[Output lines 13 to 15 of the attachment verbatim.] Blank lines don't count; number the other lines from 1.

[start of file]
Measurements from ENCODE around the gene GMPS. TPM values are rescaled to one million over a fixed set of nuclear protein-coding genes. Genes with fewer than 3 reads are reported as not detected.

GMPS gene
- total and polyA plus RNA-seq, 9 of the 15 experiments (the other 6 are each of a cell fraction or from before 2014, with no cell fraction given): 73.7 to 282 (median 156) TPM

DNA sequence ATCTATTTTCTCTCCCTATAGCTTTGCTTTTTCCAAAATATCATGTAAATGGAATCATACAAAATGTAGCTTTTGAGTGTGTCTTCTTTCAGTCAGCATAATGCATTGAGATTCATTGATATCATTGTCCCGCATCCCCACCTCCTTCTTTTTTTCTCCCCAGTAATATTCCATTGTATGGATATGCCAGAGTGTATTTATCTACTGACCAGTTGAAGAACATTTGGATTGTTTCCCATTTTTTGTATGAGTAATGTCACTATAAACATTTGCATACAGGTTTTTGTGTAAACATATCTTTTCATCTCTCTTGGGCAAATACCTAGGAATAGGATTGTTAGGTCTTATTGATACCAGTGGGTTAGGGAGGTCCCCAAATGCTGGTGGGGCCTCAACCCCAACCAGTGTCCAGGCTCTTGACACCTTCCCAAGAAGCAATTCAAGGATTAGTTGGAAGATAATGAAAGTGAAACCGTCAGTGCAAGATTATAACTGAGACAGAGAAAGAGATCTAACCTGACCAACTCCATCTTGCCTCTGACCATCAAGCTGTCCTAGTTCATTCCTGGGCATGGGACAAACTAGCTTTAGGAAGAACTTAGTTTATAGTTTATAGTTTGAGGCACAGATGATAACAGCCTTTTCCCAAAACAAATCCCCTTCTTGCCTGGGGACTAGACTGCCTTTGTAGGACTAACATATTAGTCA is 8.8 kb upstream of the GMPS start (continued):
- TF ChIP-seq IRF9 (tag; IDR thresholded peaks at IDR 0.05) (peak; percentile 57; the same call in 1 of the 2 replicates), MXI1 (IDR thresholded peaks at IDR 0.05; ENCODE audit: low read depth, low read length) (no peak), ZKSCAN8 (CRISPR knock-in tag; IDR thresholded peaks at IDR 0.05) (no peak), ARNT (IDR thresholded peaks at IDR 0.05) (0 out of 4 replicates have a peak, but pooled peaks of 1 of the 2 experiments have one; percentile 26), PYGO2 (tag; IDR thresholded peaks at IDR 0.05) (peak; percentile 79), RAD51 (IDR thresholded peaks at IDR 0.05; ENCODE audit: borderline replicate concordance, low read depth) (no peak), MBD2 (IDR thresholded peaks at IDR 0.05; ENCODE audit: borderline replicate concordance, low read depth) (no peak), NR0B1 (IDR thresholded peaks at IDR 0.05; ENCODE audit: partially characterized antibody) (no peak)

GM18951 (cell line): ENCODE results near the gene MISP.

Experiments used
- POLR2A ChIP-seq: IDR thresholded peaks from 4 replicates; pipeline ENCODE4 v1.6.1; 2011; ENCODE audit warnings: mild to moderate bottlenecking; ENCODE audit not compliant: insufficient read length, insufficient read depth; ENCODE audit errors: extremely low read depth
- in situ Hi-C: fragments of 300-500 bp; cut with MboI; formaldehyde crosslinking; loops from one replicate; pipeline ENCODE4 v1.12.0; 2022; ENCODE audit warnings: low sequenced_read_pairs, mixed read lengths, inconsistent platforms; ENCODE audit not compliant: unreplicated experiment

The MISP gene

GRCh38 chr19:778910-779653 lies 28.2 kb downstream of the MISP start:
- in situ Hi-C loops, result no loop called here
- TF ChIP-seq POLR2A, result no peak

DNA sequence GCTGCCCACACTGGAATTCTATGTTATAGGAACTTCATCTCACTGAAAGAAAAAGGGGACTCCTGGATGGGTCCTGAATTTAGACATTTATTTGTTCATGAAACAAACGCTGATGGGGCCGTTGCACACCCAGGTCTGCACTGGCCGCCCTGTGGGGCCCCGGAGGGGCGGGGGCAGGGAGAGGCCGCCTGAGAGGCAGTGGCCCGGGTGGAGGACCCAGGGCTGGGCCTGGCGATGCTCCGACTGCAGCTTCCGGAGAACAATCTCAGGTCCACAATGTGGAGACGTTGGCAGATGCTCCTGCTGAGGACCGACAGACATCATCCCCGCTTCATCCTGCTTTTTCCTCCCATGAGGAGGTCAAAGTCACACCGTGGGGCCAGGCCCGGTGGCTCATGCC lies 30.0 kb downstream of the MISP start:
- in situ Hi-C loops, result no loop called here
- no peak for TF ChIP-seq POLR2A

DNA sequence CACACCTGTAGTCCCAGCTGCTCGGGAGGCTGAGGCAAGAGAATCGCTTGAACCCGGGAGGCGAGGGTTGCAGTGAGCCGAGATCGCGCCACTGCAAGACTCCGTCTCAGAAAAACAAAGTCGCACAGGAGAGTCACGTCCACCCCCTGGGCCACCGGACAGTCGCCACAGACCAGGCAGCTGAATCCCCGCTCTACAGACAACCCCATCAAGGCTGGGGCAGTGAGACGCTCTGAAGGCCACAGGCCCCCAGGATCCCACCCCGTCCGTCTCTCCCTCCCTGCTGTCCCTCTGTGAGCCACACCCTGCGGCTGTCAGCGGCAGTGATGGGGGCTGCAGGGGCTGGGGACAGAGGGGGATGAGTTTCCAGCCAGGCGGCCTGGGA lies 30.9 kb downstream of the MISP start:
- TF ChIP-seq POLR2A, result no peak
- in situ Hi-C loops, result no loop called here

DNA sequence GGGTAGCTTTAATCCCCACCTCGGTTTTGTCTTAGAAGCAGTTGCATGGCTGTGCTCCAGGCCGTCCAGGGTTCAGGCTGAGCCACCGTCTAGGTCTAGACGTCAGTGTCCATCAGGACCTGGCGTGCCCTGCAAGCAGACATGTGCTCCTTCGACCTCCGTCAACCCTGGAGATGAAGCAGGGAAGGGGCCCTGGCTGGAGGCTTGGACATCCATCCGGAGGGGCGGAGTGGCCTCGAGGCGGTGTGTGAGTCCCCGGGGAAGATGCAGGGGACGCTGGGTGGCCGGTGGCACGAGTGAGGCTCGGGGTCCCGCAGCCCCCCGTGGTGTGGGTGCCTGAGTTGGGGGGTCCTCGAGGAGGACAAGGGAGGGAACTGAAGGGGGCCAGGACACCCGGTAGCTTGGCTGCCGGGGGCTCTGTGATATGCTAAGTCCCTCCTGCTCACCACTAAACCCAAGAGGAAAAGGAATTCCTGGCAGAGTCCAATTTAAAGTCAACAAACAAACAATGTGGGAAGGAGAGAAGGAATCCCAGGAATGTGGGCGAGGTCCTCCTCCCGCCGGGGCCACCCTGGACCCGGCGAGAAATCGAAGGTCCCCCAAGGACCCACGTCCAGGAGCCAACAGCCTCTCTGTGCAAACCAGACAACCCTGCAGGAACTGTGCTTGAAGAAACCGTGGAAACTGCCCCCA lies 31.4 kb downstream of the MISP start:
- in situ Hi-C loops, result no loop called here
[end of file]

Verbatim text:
- TF ChIP-seq POLR2A, result no peak

DNA sequence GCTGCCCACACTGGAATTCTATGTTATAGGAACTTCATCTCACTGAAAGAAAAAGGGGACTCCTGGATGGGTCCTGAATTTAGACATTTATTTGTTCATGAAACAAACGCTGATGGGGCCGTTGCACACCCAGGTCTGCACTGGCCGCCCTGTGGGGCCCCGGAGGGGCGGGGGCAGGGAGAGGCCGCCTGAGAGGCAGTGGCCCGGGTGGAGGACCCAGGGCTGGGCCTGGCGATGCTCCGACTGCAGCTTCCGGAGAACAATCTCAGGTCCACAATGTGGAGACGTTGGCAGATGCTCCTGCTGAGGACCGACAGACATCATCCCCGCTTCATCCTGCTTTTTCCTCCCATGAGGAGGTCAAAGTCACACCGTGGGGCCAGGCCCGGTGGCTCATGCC lies 30.0 kb downstream of the MISP start:
- in situ Hi-C loops, result no loop called here